Critics of Mortgage Deal Press Obama, State AGs to Reject Big Bank Proposal
Progressives "Furious" at Emerging Details of Mortgage Deal
A long anticipated draft settlement between the nation's largest private mortgage lenders and US states has been announced, but it doesn't look good for industry critics who hoped the banking giants — Bank of America, JPMorgan Chase, Wells Fargo, Citibank and Ally Financial —would suffer full investigations and payouts equal to the damage they caused to homeowners and the overall economy. The deal would still have to be accepted by the states.
UPDATE: George Zornick writes at The Nation:
Obama Is on the Brink of a Settlement With the Big Banks—and Progressives Are Furious
For months, a massive federal settlement with big Wall Street banks over their role in the mortgage crisis has been in the offing. The rumored details have always given progressives heartburn: civil immunity, no investigations, inadequate help for homeowners and a small penalty for the banks. Now, on the eve President Obama’s State of the Union address—in which he plans to further advance a populist message against big money and income inequality—the deal may be here, and it’s every bit as ugly as progressives feared.
UPDATE: Wall Street Accountability Advocates to Obama: Stand Against a Sweetheart Deal With the Big Banks
In a statement, Robert L. Borosage, co-director of the Campaign for America’s Future, had this to say:
“Americans from across the political spectrum are angry that the Wall Street banks blew up the economy and got bailed out, while home owners and taxpayers were stuck with the bill.
“This is a fundamental question of justice and democracy. The law is respected only if it is enforced. Cutting a settlement with the banks before there is an investigation violates our basic sense of justice. No one who robbed a bank would be offered immunity, a modest fine and no admission of guilt – before there was an investigation into who stole the money and how much they took.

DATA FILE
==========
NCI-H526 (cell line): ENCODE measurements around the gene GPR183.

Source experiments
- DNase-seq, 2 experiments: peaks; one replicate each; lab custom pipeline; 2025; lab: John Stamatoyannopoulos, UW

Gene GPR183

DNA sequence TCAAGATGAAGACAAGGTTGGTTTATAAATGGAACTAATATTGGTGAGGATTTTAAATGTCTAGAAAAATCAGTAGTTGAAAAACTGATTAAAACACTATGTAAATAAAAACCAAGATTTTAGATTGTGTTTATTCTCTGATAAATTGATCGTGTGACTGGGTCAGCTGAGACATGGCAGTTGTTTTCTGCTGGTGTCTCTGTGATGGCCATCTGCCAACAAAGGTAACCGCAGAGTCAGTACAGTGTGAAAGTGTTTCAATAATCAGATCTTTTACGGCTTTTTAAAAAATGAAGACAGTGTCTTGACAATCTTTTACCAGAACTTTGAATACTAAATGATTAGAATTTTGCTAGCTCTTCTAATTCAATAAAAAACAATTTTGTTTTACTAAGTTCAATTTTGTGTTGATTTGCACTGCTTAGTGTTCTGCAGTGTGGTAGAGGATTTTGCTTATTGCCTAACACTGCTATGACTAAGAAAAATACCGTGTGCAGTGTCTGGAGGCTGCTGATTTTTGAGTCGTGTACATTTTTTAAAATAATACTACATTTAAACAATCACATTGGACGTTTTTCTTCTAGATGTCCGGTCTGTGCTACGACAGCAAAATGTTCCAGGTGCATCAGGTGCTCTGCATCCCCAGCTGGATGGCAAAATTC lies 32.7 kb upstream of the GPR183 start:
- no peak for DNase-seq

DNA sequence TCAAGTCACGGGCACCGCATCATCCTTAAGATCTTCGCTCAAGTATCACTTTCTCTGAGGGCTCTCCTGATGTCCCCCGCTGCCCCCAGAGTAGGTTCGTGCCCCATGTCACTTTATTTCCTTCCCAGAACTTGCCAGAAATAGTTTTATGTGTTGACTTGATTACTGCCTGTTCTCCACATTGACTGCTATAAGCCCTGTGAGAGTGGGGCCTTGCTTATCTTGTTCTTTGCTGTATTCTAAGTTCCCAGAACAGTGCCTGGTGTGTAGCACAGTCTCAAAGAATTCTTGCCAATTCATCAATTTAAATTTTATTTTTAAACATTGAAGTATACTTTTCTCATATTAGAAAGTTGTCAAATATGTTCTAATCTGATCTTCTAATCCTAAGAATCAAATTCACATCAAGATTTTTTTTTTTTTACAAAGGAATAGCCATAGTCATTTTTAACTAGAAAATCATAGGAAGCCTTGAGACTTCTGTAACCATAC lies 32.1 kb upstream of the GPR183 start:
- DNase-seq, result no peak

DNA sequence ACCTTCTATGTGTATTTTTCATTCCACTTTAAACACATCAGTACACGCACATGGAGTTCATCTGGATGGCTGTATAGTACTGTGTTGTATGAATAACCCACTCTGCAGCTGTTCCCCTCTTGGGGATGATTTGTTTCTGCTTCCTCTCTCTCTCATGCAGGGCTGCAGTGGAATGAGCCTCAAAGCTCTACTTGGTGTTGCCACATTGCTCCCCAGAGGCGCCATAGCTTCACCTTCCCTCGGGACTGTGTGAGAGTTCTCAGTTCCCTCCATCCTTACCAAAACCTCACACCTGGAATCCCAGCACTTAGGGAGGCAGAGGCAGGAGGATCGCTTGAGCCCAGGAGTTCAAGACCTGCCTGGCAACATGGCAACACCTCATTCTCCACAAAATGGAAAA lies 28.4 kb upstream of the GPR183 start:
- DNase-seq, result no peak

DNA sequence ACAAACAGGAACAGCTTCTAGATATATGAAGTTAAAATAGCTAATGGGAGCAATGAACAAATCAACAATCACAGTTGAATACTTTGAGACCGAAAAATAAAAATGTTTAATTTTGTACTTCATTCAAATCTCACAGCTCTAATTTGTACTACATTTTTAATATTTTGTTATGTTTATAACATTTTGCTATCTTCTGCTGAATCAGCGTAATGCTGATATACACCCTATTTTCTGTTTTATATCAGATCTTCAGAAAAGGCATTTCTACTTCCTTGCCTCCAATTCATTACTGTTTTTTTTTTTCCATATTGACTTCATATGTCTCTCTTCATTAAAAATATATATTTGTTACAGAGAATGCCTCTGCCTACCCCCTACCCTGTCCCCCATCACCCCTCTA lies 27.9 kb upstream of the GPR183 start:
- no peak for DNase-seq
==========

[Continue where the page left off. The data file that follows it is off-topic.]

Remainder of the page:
“And there is a fundamental question of whether the democracy can hold the wealthiest few accountable. Americans are increasingly cynical about politicians, believing that Wall Street can buy and sell Washington. This is destructive to our democracy. The President’s campaign will highlight his commitment to fair rules and a fair shot for every American. A sweetheart deal with the banks would be a glaring contradiction to that theme. Any deal, enforced over the objections of the most independent Attorneys General, like New York’s Eric Schneiderman, will fail that test.
“What the people want is clear: Investigation before immunity. Penalize the perpetrators, not their victims. Any settlement must have sufficient scope to deal with the scale of the problem. There is an estimated $700 billion of negative equity in underwater homes. While 1 million homeowners have been helped by efforts to save homeowners, 10.7 million homeowners are underwater and that does not count people who have already suffered foreclosure. The top six banks paid bonuses worth $140 billion last year alone, or $420 billion over the last three years. They hold assets of $9.5 trillion. The rumored settlement of $25 billion is barely a slap on the wrist.
“It is vital to this country that the banks are made accountable. It is vital that they do not see the law as simply a minor price of doing profitable business, a speed bump on the way to their bonuses.
As Simon Johnson writes at Politico, the Obama administration is in danger in pushing this failed policy at just the wrong time:
The Obama administration has continued to press for a small-scale settlement of the alleged abuses around mortgage practices, repeating and compounding the mistake. The White House has routinely overlooked voters’ dismay at its favoring “too big to fail” banks. But given how its electoral base is now reacting, this time may be different — because a lack of enthusiasm among Democratic voters in swing states could cost President Barack Obama reelection.